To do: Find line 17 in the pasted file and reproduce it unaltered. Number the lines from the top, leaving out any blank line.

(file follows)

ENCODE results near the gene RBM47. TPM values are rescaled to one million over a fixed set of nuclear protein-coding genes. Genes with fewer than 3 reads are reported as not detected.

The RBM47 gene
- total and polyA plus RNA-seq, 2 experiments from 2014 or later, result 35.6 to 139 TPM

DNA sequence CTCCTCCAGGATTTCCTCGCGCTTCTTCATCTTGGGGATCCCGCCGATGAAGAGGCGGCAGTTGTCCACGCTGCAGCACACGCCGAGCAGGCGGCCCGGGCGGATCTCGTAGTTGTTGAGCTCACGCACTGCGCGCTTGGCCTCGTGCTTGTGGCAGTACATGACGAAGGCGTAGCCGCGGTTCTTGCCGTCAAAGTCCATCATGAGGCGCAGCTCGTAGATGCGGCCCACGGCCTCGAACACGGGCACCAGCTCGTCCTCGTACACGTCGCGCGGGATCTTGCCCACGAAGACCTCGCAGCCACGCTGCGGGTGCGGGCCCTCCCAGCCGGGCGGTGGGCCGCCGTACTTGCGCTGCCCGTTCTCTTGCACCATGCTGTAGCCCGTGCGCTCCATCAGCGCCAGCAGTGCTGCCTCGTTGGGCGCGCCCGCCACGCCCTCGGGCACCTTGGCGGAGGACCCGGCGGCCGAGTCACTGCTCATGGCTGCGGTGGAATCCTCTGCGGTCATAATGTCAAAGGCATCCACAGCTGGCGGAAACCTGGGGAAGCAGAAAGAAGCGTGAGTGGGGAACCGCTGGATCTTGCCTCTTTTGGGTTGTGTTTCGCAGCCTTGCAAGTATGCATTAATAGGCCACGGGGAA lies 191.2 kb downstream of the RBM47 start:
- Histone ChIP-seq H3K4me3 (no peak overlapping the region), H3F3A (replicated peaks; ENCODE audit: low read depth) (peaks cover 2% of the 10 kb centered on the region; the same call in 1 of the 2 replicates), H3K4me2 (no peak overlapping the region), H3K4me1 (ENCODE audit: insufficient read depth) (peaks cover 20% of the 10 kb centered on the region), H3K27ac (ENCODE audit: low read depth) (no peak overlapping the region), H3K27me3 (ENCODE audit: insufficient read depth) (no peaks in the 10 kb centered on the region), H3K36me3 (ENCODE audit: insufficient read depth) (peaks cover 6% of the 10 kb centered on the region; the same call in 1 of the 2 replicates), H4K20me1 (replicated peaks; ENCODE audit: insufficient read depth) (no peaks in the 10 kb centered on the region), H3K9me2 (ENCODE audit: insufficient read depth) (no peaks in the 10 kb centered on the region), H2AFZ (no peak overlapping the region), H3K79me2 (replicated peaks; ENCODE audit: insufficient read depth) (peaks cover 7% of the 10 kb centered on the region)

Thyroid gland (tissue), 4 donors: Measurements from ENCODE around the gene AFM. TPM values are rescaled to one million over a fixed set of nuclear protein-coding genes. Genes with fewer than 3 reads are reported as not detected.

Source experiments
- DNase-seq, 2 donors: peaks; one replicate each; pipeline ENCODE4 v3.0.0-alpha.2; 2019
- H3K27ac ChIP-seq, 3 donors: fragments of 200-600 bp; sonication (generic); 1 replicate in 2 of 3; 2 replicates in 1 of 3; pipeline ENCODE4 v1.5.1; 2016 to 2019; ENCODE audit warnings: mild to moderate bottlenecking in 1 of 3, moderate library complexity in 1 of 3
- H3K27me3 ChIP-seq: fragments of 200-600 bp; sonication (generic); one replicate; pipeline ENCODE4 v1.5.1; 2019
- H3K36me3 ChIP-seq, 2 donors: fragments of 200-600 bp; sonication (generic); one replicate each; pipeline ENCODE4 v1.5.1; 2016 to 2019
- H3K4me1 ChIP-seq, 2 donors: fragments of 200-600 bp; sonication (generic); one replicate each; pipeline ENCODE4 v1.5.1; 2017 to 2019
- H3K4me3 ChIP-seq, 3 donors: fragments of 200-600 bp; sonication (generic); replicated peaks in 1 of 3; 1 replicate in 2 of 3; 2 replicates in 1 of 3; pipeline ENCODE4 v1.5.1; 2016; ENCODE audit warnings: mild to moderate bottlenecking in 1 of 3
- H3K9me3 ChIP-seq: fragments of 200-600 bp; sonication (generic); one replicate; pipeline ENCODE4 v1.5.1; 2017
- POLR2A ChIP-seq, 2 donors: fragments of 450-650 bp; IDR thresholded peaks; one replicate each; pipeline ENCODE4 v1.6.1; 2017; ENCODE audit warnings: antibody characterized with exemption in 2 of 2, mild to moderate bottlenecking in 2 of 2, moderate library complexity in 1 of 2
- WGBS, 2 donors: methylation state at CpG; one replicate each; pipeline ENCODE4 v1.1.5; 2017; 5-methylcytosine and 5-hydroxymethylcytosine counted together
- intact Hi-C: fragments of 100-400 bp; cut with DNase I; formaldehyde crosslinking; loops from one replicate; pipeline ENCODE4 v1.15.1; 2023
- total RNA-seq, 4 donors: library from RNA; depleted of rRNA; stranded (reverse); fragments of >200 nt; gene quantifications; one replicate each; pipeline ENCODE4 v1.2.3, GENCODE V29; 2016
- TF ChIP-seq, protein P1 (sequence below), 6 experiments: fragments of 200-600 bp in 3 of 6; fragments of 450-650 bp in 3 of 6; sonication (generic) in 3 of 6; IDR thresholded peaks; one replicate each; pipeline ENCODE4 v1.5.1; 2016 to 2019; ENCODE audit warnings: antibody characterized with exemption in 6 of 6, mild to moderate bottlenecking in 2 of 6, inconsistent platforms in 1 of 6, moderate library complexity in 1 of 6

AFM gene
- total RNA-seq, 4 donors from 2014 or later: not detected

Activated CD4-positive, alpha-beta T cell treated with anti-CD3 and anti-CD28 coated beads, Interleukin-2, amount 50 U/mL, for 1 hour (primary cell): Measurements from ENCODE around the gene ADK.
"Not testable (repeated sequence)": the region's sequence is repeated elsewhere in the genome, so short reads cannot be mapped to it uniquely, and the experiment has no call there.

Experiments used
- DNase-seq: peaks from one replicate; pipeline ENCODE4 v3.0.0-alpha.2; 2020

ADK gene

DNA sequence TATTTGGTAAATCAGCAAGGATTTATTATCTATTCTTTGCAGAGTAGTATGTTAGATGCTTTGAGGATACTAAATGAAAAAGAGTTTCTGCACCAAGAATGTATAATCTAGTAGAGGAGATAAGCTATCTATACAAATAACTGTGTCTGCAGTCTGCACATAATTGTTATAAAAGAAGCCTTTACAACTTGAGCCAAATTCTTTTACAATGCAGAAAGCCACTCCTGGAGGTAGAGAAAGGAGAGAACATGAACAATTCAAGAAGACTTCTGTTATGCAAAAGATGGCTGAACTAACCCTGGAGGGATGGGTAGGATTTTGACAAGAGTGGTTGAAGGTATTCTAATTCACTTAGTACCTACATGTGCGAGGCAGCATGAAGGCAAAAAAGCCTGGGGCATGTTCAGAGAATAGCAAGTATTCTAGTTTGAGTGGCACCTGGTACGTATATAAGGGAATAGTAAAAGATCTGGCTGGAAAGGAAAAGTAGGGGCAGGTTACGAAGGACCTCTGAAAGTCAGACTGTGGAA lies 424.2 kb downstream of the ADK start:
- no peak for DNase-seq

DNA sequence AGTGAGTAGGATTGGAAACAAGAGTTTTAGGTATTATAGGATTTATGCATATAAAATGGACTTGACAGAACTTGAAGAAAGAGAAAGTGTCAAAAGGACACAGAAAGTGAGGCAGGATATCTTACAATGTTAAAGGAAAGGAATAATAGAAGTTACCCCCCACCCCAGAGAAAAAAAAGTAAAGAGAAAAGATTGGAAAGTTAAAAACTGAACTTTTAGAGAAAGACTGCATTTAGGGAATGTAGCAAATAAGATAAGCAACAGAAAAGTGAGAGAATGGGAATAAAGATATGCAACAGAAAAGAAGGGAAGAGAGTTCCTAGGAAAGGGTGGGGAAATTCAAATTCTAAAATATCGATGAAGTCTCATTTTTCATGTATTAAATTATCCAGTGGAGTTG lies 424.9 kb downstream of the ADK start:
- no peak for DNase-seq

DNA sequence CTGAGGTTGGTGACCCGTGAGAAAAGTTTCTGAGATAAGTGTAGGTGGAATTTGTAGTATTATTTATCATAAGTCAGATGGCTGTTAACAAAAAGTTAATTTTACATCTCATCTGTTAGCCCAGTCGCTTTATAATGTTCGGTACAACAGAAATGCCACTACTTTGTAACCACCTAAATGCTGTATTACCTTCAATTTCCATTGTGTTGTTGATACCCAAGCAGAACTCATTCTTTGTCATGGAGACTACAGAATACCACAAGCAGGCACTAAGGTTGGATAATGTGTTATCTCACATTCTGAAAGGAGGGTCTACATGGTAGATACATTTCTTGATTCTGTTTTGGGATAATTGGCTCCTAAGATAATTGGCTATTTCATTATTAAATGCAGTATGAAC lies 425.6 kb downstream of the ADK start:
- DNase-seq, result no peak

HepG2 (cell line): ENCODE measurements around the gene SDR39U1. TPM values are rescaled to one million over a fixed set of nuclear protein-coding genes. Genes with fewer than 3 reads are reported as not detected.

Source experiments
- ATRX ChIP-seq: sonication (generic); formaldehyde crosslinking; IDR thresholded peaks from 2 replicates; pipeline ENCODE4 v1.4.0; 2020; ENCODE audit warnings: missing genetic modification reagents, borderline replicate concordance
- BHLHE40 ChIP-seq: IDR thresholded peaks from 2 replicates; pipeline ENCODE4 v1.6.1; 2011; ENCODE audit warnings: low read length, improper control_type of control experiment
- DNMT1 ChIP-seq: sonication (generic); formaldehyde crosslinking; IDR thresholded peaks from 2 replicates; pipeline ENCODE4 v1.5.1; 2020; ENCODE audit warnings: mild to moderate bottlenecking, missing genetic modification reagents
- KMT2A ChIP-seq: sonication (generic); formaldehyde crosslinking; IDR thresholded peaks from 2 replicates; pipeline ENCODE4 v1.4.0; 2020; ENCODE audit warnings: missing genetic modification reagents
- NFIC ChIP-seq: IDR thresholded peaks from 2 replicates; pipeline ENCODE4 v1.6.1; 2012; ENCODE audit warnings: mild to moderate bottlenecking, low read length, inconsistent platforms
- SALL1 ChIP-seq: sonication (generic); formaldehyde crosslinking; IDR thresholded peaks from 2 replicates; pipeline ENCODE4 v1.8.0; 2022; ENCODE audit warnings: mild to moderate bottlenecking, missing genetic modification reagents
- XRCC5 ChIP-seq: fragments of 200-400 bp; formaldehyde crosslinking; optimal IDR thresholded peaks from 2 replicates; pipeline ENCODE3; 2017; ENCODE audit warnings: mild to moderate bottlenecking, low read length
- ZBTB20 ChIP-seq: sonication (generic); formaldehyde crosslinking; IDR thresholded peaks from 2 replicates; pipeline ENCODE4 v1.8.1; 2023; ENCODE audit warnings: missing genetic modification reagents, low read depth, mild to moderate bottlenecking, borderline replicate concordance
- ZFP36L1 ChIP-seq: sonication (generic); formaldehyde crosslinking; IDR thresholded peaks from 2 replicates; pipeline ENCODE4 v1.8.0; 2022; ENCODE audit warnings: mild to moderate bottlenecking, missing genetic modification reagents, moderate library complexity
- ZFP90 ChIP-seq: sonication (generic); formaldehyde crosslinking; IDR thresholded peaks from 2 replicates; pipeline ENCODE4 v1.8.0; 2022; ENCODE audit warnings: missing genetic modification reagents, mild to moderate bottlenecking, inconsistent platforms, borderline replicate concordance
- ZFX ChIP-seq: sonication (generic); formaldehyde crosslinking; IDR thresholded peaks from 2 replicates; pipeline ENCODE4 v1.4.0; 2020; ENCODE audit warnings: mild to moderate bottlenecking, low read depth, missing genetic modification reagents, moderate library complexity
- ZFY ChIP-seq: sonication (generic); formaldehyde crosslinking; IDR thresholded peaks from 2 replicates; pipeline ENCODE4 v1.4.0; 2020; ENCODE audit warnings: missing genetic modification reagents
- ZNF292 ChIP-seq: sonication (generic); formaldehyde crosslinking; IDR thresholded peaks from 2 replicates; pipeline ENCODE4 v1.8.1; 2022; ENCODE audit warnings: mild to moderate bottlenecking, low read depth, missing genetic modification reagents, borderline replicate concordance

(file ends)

- intact Hi-C: fragments of 100-400 bp; cut with DNase I; formaldehyde crosslinking; loops from one replicate; pipeline ENCODE4 v1.15.1; 2023